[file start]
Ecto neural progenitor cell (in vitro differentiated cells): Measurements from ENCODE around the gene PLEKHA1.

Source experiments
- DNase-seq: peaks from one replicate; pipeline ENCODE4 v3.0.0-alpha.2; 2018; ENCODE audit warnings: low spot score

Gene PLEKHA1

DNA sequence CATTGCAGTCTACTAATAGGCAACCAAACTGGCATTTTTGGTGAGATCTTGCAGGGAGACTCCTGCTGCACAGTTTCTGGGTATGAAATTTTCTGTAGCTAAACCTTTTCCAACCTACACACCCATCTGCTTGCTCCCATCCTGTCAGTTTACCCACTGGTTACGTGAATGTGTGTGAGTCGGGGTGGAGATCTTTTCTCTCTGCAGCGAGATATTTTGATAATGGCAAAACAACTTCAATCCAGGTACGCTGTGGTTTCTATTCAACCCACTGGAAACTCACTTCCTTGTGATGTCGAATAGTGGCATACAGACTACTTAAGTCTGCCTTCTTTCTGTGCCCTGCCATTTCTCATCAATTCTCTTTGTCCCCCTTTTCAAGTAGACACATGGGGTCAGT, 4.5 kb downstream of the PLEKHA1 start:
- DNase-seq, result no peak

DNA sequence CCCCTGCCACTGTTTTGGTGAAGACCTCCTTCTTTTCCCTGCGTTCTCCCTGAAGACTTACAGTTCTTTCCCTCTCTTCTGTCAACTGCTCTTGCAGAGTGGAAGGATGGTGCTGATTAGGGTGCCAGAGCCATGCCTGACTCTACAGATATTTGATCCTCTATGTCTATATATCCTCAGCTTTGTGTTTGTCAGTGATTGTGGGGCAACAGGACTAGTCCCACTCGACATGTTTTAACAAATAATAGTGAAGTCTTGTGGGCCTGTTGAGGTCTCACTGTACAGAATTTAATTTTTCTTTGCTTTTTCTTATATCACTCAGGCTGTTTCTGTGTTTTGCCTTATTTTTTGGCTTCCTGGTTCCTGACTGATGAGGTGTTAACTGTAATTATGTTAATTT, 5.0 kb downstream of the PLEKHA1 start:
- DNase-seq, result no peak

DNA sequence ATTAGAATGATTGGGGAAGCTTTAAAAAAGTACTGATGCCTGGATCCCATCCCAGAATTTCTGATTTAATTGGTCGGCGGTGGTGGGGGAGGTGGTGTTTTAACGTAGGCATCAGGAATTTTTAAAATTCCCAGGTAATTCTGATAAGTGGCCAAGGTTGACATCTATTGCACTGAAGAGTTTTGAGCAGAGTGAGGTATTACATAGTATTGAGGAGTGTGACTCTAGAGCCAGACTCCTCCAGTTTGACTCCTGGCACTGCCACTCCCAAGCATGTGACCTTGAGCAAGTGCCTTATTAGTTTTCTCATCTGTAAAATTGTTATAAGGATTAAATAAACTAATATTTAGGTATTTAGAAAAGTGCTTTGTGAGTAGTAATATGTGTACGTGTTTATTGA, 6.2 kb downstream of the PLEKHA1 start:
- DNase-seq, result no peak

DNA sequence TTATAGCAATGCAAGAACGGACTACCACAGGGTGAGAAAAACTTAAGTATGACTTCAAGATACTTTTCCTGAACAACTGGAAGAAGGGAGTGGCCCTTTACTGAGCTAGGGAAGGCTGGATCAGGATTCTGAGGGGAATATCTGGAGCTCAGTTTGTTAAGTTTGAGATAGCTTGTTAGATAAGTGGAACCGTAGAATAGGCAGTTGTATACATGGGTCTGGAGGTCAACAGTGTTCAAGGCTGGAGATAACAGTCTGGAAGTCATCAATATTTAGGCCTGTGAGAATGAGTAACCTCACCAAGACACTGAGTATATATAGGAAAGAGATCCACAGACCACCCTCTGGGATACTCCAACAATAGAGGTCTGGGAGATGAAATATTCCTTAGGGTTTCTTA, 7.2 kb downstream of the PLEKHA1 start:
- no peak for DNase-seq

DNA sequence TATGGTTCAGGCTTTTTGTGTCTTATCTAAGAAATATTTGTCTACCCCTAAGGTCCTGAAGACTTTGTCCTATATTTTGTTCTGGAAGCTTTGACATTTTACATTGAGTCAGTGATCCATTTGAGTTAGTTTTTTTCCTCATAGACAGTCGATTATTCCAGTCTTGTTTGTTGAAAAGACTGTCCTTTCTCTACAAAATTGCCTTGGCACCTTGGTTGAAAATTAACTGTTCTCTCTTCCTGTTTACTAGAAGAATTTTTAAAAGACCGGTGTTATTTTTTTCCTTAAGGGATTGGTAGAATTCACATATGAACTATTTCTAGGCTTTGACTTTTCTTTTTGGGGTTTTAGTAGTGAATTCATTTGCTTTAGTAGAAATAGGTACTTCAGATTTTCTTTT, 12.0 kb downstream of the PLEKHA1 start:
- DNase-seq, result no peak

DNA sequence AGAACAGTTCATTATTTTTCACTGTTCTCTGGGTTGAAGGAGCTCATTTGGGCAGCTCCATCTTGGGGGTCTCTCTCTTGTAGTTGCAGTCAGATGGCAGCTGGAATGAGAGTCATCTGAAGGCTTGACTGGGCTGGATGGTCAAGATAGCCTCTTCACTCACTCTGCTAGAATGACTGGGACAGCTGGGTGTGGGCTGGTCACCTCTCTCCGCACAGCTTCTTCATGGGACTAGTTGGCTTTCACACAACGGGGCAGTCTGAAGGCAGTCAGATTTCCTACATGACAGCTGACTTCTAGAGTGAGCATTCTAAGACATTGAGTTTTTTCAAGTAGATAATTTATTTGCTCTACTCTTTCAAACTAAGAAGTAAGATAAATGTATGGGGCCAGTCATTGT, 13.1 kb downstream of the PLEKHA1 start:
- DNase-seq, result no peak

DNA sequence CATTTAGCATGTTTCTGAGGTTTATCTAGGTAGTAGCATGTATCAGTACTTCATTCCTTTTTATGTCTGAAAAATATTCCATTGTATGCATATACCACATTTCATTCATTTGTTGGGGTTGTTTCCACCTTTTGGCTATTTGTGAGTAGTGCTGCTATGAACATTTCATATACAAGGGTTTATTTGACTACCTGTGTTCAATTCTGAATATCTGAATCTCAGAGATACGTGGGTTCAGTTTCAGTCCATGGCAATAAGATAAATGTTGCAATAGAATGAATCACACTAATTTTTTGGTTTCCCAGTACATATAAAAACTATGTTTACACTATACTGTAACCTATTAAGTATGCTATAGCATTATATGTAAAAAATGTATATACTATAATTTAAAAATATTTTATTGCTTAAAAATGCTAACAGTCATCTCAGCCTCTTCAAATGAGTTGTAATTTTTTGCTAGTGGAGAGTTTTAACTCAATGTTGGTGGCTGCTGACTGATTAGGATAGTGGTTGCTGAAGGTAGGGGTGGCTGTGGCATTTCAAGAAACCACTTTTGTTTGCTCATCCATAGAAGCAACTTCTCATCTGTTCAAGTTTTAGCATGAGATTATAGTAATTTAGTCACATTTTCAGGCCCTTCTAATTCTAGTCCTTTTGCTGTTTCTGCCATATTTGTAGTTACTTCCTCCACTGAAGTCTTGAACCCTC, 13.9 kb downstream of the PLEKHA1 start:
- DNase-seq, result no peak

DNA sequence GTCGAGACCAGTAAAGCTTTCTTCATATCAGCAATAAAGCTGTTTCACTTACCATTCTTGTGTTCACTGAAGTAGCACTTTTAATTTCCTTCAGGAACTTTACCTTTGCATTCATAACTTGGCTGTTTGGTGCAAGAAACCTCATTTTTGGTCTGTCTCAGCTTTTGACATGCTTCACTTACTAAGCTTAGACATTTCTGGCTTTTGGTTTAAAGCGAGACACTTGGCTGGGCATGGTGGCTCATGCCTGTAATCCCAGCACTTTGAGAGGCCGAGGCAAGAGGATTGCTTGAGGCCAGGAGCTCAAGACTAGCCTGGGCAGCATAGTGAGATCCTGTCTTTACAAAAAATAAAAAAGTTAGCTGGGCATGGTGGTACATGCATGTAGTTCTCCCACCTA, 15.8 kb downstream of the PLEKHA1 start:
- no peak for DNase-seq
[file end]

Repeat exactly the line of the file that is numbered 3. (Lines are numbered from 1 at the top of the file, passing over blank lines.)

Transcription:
- DNase-seq: peaks from one replicate; pipeline ENCODE4 v3.0.0-alpha.2; 2018; ENCODE audit warnings: low spot score